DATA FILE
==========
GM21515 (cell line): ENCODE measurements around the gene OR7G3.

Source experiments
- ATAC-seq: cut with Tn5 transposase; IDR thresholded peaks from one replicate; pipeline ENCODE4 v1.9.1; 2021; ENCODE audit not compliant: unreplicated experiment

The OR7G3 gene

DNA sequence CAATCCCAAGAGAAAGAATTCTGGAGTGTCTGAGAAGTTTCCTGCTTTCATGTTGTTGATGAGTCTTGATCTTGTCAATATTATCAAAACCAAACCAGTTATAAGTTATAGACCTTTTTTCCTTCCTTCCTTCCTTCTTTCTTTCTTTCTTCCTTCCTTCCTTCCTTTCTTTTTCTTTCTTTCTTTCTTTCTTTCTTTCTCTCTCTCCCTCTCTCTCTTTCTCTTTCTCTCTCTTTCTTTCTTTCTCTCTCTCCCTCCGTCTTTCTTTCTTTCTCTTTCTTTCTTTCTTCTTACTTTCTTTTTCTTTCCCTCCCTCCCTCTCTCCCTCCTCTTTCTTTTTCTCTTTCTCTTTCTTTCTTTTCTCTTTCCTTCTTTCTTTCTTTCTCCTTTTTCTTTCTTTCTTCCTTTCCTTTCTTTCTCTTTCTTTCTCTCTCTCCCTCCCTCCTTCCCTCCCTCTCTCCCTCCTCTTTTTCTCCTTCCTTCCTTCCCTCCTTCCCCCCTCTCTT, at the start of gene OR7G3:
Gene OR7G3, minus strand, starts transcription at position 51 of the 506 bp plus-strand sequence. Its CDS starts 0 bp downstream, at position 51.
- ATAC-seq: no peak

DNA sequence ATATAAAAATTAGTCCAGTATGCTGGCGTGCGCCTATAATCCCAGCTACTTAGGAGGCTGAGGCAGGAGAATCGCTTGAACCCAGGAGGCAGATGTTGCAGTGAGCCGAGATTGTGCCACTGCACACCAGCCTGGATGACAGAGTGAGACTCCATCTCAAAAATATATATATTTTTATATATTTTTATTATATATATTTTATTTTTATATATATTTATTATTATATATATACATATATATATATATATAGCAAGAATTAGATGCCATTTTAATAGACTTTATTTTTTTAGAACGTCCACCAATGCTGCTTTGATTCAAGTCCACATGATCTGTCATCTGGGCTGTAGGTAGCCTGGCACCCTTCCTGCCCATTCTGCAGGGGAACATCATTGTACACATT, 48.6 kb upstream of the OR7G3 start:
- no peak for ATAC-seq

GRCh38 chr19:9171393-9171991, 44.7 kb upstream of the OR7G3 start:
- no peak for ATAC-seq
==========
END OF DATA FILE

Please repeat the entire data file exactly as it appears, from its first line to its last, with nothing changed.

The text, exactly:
GM21515 (cell line): ENCODE measurements around the gene OR7G3.

Source experiments
- ATAC-seq: cut with Tn5 transposase; IDR thresholded peaks from one replicate; pipeline ENCODE4 v1.9.1; 2021; ENCODE audit not compliant: unreplicated experiment

The OR7G3 gene

DNA sequence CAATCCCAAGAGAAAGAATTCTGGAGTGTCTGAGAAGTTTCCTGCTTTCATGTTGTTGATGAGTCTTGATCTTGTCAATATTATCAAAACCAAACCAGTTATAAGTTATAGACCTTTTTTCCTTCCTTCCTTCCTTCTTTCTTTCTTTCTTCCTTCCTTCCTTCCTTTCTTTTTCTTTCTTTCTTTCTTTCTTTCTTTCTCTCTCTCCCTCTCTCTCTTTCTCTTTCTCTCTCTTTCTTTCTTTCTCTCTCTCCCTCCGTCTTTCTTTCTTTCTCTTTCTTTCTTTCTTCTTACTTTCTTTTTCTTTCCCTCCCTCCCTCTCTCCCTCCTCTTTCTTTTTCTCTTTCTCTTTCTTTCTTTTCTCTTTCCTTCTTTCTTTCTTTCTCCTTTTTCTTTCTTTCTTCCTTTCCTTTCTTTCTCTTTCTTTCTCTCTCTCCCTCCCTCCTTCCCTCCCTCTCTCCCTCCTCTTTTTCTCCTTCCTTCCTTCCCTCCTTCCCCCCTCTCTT, at the start of gene OR7G3:
Gene OR7G3, minus strand, starts transcription at position 51 of the 506 bp plus-strand sequence. Its CDS starts 0 bp downstream, at position 51.
- ATAC-seq: no peak

DNA sequence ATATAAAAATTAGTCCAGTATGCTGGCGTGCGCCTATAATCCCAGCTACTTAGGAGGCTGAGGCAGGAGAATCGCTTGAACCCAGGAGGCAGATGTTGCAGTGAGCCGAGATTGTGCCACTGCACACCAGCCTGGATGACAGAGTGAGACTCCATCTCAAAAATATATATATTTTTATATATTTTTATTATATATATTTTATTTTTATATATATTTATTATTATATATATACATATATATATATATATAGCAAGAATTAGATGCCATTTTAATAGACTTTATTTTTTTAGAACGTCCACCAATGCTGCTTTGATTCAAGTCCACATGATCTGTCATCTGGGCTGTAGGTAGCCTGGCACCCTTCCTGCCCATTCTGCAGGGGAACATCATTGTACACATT, 48.6 kb upstream of the OR7G3 start:
- no peak for ATAC-seq

GRCh38 chr19:9171393-9171991, 44.7 kb upstream of the OR7G3 start:
- no peak for ATAC-seq